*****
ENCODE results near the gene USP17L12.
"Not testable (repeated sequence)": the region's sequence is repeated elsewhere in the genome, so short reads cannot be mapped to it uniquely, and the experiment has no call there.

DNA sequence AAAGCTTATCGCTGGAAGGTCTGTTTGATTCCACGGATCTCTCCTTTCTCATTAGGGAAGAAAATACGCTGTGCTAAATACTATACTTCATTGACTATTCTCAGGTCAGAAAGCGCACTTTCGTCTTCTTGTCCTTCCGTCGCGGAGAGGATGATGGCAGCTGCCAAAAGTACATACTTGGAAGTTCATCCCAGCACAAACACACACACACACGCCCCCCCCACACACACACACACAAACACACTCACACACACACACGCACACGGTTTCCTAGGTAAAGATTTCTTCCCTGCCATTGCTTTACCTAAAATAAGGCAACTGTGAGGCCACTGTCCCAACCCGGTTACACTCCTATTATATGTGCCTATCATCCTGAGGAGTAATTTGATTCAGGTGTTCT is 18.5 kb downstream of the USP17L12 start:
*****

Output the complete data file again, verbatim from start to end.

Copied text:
ENCODE results near the gene USP17L12.
"Not testable (repeated sequence)": the region's sequence is repeated elsewhere in the genome, so short reads cannot be mapped to it uniquely, and the experiment has no call there.

DNA sequence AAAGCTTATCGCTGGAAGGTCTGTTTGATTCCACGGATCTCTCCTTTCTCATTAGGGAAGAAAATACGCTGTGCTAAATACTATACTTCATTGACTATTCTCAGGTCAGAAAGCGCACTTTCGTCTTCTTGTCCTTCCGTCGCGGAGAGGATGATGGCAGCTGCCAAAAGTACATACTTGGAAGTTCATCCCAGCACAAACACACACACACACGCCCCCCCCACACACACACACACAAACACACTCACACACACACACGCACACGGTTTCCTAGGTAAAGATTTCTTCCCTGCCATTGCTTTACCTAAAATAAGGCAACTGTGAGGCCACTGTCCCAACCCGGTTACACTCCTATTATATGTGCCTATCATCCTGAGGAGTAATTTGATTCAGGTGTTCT is 18.5 kb downstream of the USP17L12 start: